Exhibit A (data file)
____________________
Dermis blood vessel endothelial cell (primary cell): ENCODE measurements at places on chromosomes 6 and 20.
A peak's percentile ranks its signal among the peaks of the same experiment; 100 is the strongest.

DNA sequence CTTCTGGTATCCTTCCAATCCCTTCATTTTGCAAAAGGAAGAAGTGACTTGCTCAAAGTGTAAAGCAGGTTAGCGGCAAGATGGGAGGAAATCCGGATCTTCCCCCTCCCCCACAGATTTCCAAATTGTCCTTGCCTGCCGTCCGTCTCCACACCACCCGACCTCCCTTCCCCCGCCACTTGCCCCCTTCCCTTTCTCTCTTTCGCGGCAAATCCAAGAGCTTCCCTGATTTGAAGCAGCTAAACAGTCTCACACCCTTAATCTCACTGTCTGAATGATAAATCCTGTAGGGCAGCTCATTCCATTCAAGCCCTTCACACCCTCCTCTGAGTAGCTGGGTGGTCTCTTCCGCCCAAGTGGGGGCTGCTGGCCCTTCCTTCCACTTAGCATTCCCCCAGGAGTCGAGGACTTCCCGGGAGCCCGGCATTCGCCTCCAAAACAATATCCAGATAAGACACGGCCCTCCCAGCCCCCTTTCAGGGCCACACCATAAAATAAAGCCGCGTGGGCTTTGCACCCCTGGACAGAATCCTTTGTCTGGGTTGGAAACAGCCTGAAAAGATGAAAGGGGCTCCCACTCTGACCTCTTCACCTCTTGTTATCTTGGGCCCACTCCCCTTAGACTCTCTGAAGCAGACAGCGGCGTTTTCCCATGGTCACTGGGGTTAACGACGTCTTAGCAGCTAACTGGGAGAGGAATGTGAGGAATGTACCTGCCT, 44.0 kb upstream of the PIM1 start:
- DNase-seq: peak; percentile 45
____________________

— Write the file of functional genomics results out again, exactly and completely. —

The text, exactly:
Dermis blood vessel endothelial cell (primary cell): ENCODE measurements at places on chromosomes 6 and 20.
A peak's percentile ranks its signal among the peaks of the same experiment; 100 is the strongest.

DNA sequence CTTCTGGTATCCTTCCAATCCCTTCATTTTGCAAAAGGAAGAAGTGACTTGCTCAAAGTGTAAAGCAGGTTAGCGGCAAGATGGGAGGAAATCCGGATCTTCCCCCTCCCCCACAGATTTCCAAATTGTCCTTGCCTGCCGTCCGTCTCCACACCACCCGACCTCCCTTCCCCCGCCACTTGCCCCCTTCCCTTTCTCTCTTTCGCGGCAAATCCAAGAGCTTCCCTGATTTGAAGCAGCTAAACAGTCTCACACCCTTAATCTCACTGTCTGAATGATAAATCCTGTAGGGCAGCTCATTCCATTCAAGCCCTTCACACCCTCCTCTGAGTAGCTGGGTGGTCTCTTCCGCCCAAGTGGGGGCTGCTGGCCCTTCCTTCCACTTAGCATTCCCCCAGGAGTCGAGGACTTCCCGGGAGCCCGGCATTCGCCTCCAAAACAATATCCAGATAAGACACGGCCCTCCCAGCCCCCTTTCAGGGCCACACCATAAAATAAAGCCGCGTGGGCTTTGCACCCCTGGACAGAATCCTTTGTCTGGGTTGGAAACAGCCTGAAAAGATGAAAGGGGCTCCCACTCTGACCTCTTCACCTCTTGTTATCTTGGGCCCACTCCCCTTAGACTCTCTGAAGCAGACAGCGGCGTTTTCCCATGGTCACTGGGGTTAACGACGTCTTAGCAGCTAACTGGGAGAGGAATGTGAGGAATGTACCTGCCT, 44.0 kb upstream of the PIM1 start:
- DNase-seq: peak; percentile 45